I know I keep repeating this, but so many good writers I know out there refuse to publish because they’re waiting for the brass ring and the pat on the head from a literary agent, a publisher and the adoring public in that order. A two year process at best.
So I’m going to try a little experiment. By this Friday, I hope to have crunched through all of the editor’s notes on my vampire novel. I want to publish it to coincide with the launch of the movie Priest, which as I posted before, has some very similar themes–walled cities, vampire armies and warrior priests.
I’ll keep track of how many copies of my e-book novel (and its sequels) that I sell in the next two years. There’s only one prediction I can make that I’m certain will come true: I’ll make more money and have more sales than my friends who have yet to get a literary agent to start their ball rolling.
Fogel and I have been debating how e-books will affect freelance editors. I’m guessing that people who want to indie e-publish will be swamping freelancers’ in-boxes with edit requests. Fogel argues that freelance cover artists will get a lot of business, but freelance editors won’t. She says:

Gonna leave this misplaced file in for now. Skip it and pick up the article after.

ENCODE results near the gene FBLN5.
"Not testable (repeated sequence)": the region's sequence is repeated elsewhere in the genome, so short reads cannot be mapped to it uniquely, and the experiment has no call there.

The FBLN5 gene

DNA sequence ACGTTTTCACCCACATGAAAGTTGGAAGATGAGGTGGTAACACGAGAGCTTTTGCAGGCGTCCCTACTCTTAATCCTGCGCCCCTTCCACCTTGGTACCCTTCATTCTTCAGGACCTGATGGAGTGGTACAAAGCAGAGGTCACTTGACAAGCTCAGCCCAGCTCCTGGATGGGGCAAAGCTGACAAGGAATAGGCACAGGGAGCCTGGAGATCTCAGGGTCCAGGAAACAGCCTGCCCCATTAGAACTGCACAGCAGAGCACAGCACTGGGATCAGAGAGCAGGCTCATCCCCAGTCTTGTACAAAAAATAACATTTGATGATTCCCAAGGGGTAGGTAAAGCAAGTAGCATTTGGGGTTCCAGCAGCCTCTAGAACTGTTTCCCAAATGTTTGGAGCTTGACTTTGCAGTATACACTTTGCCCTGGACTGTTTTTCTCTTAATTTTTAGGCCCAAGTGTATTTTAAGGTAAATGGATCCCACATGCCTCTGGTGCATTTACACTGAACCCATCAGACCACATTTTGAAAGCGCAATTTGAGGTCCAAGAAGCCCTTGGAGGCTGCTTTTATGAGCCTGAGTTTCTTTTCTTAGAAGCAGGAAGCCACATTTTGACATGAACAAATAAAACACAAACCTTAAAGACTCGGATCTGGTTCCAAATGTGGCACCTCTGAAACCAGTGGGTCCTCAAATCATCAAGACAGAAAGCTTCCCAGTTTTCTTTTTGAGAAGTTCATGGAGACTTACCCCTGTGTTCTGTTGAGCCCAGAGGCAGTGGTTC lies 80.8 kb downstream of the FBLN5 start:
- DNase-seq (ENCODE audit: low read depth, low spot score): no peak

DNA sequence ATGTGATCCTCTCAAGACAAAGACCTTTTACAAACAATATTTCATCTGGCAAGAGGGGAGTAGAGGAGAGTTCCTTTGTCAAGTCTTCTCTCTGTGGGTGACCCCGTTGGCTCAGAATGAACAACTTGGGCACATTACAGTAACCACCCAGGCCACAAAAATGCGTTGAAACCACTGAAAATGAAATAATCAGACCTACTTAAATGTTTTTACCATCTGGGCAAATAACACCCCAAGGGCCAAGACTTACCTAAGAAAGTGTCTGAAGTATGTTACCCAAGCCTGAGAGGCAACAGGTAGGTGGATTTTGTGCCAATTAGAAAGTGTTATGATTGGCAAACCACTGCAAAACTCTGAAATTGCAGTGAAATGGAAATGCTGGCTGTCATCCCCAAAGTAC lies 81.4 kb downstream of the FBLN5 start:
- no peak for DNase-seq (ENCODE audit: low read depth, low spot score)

“Most self-published e-books will fall into the same categories paper books do. There’ll be the professional writers who rerelease books that are out of print, and haven’t the rights to the original cover, or hated it. Then there’ll be the rank amateurs who have no business calling themselves writers and self-publish because no legitimate publisher will take them on. The former don’t need editors because the book’s finished; the latter won’t use them because they think they can write, but know they can’t draw.”